1. Gulraj Rijhwani

      Re: This is important(ish)

      I quite agree. All the additional TLDs just mean more money for old rope for the registries, and more for corporations to shell out to either protect their brand, or if they're megacorps with big pockets for vanity domains that little people can only dream about.

      It's certainly not helping to address the gulf between haves and have nots, and the only ones who really win (like lawyers in court proceedings) are the registrars (and investors in registrars).

  4. Anonymous Coward
    Anonymous Coward

    If we need .$river domains,...

    ...we should require registrants to provide an office address of a house boat.

    All this nonsense is uncalled for. The registries are the only winners in all this TLD mayhem.

    1. RAMChYLD

      Re: If we need .$river domains,...

      You know what? You have a point.

      We should have a .river domain so those who wants a website for their river could do so. And Amazon can keep their silly domain. It's not like those domains are going to be recognized by every DNS anyway.

      1. Ken Hagan Gold badge

        Re: If we need .$river domains,...

        "It's not like those domains are going to be recognized by every DNS anyway."

        Perhaps the best way to fight this nonsense is for everyone who operates a DNS server to reject TLD queries that have more than three characters in them. (It doesn't matter what the root nameservers are supporting, since it's a configuration error for pleb users to ask them anyway.) Reduce the value of vanity TLDs to zero and they'll go away.

    2. Michael Strorm

      Re: If we need .$river domains,...

      "...we should require registrants to provide an office address of a house boat."

      You know, when issues like this case arise, or when one remembers that a couple of months ago ICANN was complaining about the owner of .sucks' "predatory" reselling of domains under the TLD that ICANN knowingly created and sold off in the first place(!)...

      ...one might suspect that the humungus clusterf**k that is the pointless expansion of the TLD system was an utterly cynical and wilfully shortsighted move on ICANN's part done purely as a cash grab to force countless defensive registrations. But that can't be true, can it?

  5. Gulraj Rijhwani

    "I don't think that word means what you think it means."

    "Espousing" subtlety? No, I think you mean eschewing subtlety.

  6. veti Silver badge

    What the rules say:

    It pains me to say this... but it does look as if Amazon is technically in the right here. On the basis of the rules published by ICANN, there is no basis for the referenced gov'ts to complain about this award.

    On the other hand, there is the established rule that any gov't that feels sufficiently strongly can complain about anything, without being required to give any reason...

    1. Graham Marsden
      Thumb Down

      Re: What the rules say:

      Who wrote those rules? Who agreed to those rules? Who benefits from those rules?

      This is nothing more than governments trying to say "It's our ball and it's our backyard so you play by our rules (which let us win), so ner!"

      1. veti Silver badge

        Re: What the rules say:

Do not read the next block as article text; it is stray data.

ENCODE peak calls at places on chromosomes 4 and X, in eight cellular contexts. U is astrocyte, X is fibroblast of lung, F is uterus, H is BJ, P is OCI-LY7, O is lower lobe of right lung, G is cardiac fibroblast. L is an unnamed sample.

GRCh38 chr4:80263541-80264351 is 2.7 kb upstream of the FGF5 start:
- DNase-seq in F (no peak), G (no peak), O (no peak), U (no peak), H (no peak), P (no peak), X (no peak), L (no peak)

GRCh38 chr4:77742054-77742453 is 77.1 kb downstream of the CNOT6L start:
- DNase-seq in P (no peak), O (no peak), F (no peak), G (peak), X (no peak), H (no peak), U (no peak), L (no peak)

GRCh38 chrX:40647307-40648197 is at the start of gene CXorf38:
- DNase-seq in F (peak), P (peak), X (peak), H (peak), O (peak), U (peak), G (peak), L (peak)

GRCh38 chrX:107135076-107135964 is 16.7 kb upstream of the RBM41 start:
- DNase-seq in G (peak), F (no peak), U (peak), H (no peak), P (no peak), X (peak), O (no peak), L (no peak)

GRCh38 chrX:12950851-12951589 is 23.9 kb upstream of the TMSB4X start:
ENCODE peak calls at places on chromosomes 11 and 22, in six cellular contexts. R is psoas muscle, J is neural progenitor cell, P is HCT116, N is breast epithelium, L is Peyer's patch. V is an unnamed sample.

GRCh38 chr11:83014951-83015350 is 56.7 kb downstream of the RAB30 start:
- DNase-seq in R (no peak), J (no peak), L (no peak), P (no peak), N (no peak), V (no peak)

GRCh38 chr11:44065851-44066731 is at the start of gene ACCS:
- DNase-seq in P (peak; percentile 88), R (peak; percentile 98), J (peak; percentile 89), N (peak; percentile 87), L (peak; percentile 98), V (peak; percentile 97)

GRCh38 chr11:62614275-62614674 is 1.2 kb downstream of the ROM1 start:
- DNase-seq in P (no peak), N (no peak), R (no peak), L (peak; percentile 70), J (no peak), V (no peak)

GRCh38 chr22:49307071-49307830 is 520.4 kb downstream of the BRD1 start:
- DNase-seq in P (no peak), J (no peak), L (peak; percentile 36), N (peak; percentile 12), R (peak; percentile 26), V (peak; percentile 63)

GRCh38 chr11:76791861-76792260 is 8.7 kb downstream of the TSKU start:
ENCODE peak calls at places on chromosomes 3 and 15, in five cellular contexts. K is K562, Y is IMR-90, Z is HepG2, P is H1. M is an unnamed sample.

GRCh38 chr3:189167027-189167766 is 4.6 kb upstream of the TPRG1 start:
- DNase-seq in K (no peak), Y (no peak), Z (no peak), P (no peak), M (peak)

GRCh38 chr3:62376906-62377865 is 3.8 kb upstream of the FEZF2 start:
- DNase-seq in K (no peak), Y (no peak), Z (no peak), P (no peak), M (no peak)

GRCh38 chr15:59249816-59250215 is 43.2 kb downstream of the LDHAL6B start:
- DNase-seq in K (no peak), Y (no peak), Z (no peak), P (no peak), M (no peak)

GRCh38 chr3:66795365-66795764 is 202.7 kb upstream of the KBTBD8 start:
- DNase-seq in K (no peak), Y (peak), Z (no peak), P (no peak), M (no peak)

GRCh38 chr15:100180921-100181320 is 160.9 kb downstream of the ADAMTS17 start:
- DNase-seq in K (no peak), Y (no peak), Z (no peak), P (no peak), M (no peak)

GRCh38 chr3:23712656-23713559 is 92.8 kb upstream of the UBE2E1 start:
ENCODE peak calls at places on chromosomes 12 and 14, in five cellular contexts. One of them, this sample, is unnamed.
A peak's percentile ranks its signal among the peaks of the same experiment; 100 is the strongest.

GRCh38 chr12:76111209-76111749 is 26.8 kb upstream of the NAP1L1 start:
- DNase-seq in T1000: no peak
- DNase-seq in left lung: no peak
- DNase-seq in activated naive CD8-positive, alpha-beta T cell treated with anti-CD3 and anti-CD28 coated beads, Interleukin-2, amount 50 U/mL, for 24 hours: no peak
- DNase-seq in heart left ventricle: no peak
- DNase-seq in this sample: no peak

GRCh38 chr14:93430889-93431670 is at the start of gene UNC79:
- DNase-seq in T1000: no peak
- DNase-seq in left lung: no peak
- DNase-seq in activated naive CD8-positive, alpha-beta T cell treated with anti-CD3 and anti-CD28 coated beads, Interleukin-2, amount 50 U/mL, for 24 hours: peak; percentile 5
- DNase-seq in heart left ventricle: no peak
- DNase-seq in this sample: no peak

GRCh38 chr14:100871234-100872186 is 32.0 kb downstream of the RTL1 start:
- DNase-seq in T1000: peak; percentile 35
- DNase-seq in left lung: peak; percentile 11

Who wrote those rules? ICANN. Who agreed? Everyone who could be bothered. Who benefits? Well, obviously, there's some difference between that and "who expected to benefit", which is why we're where we are today.

        This is nothing more than governments trying to say "It's our ball and it's our backyard so you play by our rules (which let us win), so ner!"

        True, but I don't quite see the relevance.

  7. DN4
    FAIL

    Technically correct. The best kind of correct.

    > Strictly speaking, the Brazilian and Peruvian governments do not have rights over the name "Amazon"...

    Well, there is your problem. Problem for everyone except US companies, that is. If you write the rules to permit companies naming themselves or their product after some existing entities, trademark that and force the original entity ‘out of business’, what do you expect to happen? Names like Amazon or Apple should be simply forbidden. I wonder how the congressmen would be pleased with a company named ‘US Congress’...

    1. Ken Hagan Gold badge

      Re: Technically correct. The best kind of correct.

      "I wonder how the congressmen would be pleased with a company named ‘US Congress’..."

      Perhaps someone in China will set one up. I'm the sure the local authorities won't have any qualms about adding it to *their* DNS servers.

    2. Fibbles

      Proposal:

      Register .congress and only sell domains to sites specializing in 19th century pornography.

      1. veti Silver badge

        Re: Proposal:

        You'd be surprised what's already been achieved. (Link may not be appropriate for the workplace environment, I can't vouch for it either way.)

    3. Triggerfish

      Re: Technically correct. The best kind of correct.

      I thought there was a company called US Congress and it was highly profitable for its members, you telling me they're actually government?

  8. Ralph B
    Headmaster

    Pedantic Grammar Nazi Compromise?

    Since the Amazon River is actually called "Amazonas" in the Spanish and Portuguese-speaking countries of South America where the river flows, maybe they could have the .amazonas TLD, leaving .amazon for the so-named Seattle-based ecommerce company. (Although, why .amazon.com shouldn't suffice, I do not understand.)

    1. Neil Barnes Silver badge
      Holmes

      Re: Pedantic Grammar Nazi Compromise?

      Well, obviously, if amazon.com is good, amazon.amazon is twice as good...